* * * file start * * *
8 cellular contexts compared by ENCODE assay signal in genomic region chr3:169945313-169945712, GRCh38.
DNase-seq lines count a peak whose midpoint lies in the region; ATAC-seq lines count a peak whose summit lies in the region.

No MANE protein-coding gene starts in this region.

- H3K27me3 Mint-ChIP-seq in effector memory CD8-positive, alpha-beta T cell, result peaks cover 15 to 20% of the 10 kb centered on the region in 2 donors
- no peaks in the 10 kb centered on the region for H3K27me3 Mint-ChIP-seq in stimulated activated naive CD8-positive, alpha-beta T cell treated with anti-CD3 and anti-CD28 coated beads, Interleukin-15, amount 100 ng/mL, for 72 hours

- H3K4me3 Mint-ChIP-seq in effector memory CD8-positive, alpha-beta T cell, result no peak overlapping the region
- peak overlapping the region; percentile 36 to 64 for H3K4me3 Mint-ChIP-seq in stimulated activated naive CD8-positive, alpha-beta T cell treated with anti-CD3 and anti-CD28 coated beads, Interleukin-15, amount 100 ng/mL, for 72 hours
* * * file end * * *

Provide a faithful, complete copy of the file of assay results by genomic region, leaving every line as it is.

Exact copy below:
8 cellular contexts compared by ENCODE assay signal in genomic region chr3:169945313-169945712, GRCh38.
DNase-seq lines count a peak whose midpoint lies in the region; ATAC-seq lines count a peak whose summit lies in the region.

No MANE protein-coding gene starts in this region.

- H3K27me3 Mint-ChIP-seq in effector memory CD8-positive, alpha-beta T cell, result peaks cover 15 to 20% of the 10 kb centered on the region in 2 donors
- no peaks in the 10 kb centered on the region for H3K27me3 Mint-ChIP-seq in stimulated activated naive CD8-positive, alpha-beta T cell treated with anti-CD3 and anti-CD28 coated beads, Interleukin-15, amount 100 ng/mL, for 72 hours

- H3K4me3 Mint-ChIP-seq in effector memory CD8-positive, alpha-beta T cell, result no peak overlapping the region
- peak overlapping the region; percentile 36 to 64 for H3K4me3 Mint-ChIP-seq in stimulated activated naive CD8-positive, alpha-beta T cell treated with anti-CD3 and anti-CD28 coated beads, Interleukin-15, amount 100 ng/mL, for 72 hours